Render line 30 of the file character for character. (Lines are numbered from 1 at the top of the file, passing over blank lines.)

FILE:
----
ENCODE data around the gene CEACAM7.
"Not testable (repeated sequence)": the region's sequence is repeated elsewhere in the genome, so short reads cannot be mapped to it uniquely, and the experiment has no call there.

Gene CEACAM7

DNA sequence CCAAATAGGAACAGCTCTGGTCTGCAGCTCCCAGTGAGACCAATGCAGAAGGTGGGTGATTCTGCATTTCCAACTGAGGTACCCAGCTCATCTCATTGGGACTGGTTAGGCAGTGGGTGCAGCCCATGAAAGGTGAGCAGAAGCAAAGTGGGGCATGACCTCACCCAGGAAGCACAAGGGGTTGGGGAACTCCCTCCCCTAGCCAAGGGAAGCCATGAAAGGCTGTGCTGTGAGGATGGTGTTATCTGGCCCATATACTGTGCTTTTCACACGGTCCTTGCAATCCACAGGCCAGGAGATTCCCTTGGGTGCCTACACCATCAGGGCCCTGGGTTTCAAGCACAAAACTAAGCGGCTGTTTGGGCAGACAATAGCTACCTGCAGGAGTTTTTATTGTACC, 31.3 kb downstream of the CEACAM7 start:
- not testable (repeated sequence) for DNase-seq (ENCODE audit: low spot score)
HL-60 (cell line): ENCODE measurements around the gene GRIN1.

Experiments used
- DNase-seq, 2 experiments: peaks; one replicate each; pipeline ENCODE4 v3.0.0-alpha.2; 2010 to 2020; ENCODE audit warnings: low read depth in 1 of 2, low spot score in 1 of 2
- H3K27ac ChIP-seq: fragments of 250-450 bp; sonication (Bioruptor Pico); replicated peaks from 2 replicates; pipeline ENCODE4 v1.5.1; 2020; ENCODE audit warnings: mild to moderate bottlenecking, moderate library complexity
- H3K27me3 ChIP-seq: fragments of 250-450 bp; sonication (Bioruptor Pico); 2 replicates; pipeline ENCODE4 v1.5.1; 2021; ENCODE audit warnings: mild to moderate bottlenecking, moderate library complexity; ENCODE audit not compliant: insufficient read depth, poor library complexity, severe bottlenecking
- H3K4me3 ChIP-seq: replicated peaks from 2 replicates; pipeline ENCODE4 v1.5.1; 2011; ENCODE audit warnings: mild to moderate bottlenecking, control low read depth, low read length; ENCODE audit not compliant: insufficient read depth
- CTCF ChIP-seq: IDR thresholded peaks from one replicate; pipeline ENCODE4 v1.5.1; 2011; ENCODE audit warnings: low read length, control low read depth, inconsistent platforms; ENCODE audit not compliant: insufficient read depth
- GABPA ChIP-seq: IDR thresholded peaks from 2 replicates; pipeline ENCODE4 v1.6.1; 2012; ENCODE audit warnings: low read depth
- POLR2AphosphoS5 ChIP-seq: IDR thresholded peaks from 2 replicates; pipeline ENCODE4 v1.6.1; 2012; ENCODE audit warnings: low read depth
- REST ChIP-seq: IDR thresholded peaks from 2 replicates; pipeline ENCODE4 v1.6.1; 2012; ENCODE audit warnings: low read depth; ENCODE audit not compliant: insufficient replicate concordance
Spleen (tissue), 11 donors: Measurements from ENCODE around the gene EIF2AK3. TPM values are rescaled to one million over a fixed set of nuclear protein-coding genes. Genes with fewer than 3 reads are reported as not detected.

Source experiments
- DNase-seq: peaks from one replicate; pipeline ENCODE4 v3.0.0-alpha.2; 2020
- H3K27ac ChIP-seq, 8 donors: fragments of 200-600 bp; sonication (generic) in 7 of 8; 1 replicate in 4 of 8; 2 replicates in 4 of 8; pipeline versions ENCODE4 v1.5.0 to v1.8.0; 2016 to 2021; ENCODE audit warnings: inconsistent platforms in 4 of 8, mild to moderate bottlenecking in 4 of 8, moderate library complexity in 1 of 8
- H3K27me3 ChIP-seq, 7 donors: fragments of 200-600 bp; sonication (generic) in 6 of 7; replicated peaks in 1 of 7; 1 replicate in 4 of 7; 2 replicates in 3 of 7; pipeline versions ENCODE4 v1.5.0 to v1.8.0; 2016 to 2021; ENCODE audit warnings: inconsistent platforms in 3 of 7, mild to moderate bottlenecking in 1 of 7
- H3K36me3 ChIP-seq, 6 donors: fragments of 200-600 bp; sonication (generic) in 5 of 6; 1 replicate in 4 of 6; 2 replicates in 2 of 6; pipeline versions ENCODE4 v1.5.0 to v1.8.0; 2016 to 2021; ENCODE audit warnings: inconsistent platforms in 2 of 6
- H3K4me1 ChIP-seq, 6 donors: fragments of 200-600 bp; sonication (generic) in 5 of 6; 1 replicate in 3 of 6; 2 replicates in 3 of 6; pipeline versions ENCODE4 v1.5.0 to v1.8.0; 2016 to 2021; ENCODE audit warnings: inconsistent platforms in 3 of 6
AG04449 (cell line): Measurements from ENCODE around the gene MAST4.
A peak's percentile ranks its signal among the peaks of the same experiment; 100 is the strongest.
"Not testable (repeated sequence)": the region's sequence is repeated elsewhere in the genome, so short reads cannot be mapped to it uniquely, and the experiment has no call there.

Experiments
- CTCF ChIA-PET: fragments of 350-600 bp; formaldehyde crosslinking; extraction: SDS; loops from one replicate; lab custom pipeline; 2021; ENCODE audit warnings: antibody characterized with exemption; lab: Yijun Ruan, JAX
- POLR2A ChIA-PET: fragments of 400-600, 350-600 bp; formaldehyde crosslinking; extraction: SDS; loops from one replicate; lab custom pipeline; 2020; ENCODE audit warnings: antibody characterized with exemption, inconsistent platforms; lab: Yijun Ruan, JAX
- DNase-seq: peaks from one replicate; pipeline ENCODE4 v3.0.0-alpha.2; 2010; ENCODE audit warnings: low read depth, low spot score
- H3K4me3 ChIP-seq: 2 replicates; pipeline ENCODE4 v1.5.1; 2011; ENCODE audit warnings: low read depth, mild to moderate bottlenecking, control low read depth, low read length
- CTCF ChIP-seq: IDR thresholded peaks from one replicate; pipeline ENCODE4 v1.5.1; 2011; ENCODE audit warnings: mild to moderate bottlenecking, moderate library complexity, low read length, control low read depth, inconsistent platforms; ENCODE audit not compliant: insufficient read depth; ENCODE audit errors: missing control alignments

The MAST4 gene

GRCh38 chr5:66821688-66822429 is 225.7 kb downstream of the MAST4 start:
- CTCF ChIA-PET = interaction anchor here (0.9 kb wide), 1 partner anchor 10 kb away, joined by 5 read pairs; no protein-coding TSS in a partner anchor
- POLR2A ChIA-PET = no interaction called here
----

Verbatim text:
- H3K4me3 ChIP-seq: 2 replicates; pipeline ENCODE4 v1.5.1; 2011; ENCODE audit warnings: low read depth, mild to moderate bottlenecking, control low read depth, low read length